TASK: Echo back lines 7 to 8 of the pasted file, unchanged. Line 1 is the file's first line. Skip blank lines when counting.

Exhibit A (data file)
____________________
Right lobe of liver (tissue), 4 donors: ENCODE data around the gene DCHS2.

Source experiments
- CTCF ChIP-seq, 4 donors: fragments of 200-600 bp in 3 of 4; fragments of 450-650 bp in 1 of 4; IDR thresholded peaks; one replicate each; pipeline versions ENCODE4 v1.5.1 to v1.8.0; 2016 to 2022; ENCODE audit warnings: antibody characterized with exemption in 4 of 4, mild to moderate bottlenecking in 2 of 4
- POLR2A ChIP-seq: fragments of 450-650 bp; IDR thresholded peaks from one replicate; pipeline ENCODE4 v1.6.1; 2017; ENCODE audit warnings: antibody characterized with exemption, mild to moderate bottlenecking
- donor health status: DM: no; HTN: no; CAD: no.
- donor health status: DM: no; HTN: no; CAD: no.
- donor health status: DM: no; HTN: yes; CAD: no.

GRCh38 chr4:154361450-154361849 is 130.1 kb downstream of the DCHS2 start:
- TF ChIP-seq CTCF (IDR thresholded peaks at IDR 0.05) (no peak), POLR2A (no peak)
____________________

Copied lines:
- donor health status: DM: no; HTN: yes; CAD: no.

GRCh38 chr4:154361450-154361849 is 130.1 kb downstream of the DCHS2 start: